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Theater Review: "Memory" Serves Up Deft Satire

(c) Los Angeles Times

September 22, 1998

By Don Shirley

It's hard to remember the last time a funny, provocative comedy set primarily in L.A. premiered at the Pasadena Playhouse. Then again, memories play tricks--or so says the playwright who has finally ended the aforementioned drought.

In Jonathan Tolins' "If Memory Serves," which opened Sunday with a bang, a mother and her newly adult son try to remember whether she abused him. Because she's a former TV star, this is no leisurely trip down memory lane. They're pressured by the glare of the national spotlight.

"If Memory Serves" satirizes a culture that honors but also exploits victims--especially the Hollywood branch of that culture. Tolins acknowledges that some adults treat some children badly, but he shows that the effort to make family abuse an easy explanation of people's problems, or a dramatic story for the media, leads to abuses of its own.

Most of the narrative snaps into place swiftly, laced with big laughs that belie the potential seriousness of the subject. But the ending isn't clear or convincing. Tolins criticizes the need for artificially satisfying denouements of real-life stories, but this is fiction, and the current ending's fuzziness won't do.

Still, Tolins is far ahead of where he was with "The Twilight of the Golds," which premiered in 1993 at the Pasadena Playhouse. The problems with that controversial play were deeper. The premise of "If Memory Serves" is likelier and its comic tone more consistent.

It's getting a crackling staging by Leonard Foglia, with a shiny, sleek Brooke Adams as the mother and a performance by Michael Landes that makes the son more sympathetic than any cold analysis of his behavior would have you think. Michael McGarty's flexible, hard-edged set and Michael Champa's volatile lighting help steer the action.

We begin in New York, as Diane Barrow (Adams), who played a beloved single mom in a seminal '70s sitcom, is lunching with a gossip columnist (Marilyn Sokol). Diane's hawking her exercise video, but she uses the occasion to vent about her has-been status, to wish that "something momentous will happen."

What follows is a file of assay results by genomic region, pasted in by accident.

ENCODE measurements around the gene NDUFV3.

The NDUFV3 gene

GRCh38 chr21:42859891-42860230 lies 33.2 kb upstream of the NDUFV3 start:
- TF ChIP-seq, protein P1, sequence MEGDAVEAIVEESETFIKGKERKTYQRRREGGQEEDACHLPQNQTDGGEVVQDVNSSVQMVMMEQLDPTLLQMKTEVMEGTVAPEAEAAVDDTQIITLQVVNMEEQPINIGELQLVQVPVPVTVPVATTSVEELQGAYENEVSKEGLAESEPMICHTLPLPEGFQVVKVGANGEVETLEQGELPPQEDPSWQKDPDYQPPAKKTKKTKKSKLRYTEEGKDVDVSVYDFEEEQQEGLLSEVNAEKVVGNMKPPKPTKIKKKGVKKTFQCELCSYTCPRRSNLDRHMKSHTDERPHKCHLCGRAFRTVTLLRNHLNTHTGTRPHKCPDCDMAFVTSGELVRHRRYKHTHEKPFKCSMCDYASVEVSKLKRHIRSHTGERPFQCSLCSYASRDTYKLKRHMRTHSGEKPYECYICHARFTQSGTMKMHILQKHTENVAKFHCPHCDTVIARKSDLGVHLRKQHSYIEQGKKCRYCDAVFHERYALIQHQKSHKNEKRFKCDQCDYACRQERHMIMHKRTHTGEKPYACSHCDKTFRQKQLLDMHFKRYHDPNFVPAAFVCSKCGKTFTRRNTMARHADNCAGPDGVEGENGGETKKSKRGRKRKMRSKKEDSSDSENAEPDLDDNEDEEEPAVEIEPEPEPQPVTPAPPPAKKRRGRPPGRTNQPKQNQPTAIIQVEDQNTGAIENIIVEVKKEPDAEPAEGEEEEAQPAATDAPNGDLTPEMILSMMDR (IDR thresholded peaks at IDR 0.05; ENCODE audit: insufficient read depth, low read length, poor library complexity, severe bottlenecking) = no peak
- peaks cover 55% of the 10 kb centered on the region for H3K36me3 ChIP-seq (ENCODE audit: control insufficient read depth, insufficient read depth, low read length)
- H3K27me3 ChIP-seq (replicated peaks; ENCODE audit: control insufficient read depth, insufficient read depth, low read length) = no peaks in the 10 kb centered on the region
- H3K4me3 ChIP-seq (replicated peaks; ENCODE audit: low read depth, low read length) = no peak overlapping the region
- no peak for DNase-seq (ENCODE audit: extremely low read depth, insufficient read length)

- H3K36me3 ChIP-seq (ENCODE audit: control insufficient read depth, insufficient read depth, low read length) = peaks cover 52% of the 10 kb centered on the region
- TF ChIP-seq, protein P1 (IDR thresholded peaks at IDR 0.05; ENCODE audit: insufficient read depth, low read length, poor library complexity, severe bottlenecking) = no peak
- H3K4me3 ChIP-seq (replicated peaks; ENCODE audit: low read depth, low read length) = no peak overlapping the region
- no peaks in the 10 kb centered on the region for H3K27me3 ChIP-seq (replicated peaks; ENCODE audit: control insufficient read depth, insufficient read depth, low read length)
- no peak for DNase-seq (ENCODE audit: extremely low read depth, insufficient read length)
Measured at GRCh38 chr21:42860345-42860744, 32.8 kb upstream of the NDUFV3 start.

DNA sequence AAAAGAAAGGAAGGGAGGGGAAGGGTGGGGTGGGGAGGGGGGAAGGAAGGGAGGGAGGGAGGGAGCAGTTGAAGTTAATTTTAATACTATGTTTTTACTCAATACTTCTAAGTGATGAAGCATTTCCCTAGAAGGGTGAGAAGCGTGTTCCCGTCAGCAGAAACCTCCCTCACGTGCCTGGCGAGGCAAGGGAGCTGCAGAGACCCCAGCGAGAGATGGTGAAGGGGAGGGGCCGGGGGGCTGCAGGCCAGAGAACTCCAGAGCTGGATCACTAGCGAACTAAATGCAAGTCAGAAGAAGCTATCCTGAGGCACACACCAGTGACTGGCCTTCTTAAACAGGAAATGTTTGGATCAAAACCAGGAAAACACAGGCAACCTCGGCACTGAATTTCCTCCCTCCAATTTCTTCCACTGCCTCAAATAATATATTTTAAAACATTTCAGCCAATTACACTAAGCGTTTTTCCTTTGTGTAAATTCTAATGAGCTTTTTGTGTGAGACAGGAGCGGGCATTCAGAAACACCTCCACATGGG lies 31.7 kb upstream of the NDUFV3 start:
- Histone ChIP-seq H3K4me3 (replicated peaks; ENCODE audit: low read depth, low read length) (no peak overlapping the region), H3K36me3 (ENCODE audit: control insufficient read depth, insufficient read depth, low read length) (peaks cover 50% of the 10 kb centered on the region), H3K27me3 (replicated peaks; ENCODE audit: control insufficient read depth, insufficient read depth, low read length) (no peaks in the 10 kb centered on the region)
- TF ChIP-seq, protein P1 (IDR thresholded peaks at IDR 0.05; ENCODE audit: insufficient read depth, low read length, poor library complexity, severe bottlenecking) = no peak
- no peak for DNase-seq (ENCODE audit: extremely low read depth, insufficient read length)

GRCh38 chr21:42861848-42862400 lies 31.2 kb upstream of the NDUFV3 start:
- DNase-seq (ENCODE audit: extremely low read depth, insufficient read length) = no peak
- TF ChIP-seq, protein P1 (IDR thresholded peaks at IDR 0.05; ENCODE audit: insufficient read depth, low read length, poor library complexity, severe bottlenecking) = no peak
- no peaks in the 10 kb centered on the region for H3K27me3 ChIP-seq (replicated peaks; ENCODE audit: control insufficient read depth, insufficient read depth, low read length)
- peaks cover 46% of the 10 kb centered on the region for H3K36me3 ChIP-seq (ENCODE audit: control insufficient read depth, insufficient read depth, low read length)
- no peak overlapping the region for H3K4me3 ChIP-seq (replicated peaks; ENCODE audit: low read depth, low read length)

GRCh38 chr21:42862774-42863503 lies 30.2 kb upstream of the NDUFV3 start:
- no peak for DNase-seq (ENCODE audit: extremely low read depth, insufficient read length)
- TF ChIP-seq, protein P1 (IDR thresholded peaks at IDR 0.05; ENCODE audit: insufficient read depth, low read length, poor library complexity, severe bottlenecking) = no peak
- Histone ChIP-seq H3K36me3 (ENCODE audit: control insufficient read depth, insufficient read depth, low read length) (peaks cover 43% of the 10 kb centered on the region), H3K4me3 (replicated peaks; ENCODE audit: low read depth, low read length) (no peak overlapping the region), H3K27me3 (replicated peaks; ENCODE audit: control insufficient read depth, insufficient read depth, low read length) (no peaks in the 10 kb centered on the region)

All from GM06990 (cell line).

She gets her wish. After returning home to L.A., Diane is assaulted by the same columnist's report that her son Russell (Landes), while doing a solo performance at a local club, has recalled incidents that appear to make America's mom look more like Mommie Dearest.

Actually, Russell is equally surprised by the incendiary column. In his performance, he was mocking his own lack of artistic focus, blaming it on his relatively happy childhood and heterosexual white male perspective, sardonically casting about for incidents of parental abuse that he might be able to use as the raw materials of art.

But once the story is out there, people want to use it--beginning with Russell and Diane, who delay their denials in the hope that a properly managed public response might help their careers get started or restarted, respectively.

Russell's bitterly divorced father Stan (David Groh), a TV producer whose career was drowned in alcohol, senses an opportunity to strike back at his ex and to produce his own TV movie. So he raises questions in his son's mind about whether there might not have been some real abuse.

Russell's therapist (Paula Kelly) offers to assist her patient in his search for his past with daily sessions and doses of truth serum. His lesbian ex-girlfriend (Pamela Segall Adlon), who was indisputably a victim of real abuse, hopes Russell will not only uncover something for his own good but also for the good of abuse victims everywhere. Diane's agent (Sokol, hilarious in two different, equally juicy caricatures) stands to profit from whatever TV treatment of the story Diane develops.

Three characters, however, resist the bandwagon. Diane's younger lover (Steven Culp) is appalled. Her personal assistant (Bill Brochtrup), a gay man who once helped put an abuser behind bars, remains loyal to Diane, counseling caution to Russell on the dubious grounds that Diane's status as a national icon should make her exempt from the rules. Finally, Diane's late housekeeper (Kelly) returns to Russell in a dream to help him sort out his priorities.

This dream is a bit hazy, but the greater problem with the ending is that Tolins won't tell us what was said on a Barbara Walters interview that looms as the drama's pivotal point. This makes it hard to gauge how we're supposed to interpret the final scene. A brief scene in which Tolins introduces a last-minute love interest for Russell is contrived and lame, a far cry from the first three-quarters of this sharp comedy.

"If Memory Serves," Pasadena Playhouse, 39 S. El Molino Ave., Pasadena. Tuesdays-Fridays, 8 p.m.; Saturdays, 5 and 9 p.m.; Sundays, 2 and 7 p.m. Ends Oct. 25. $13.50-$42.50. (800) 233-3123. Running time: 2 hours, 45 minutes.

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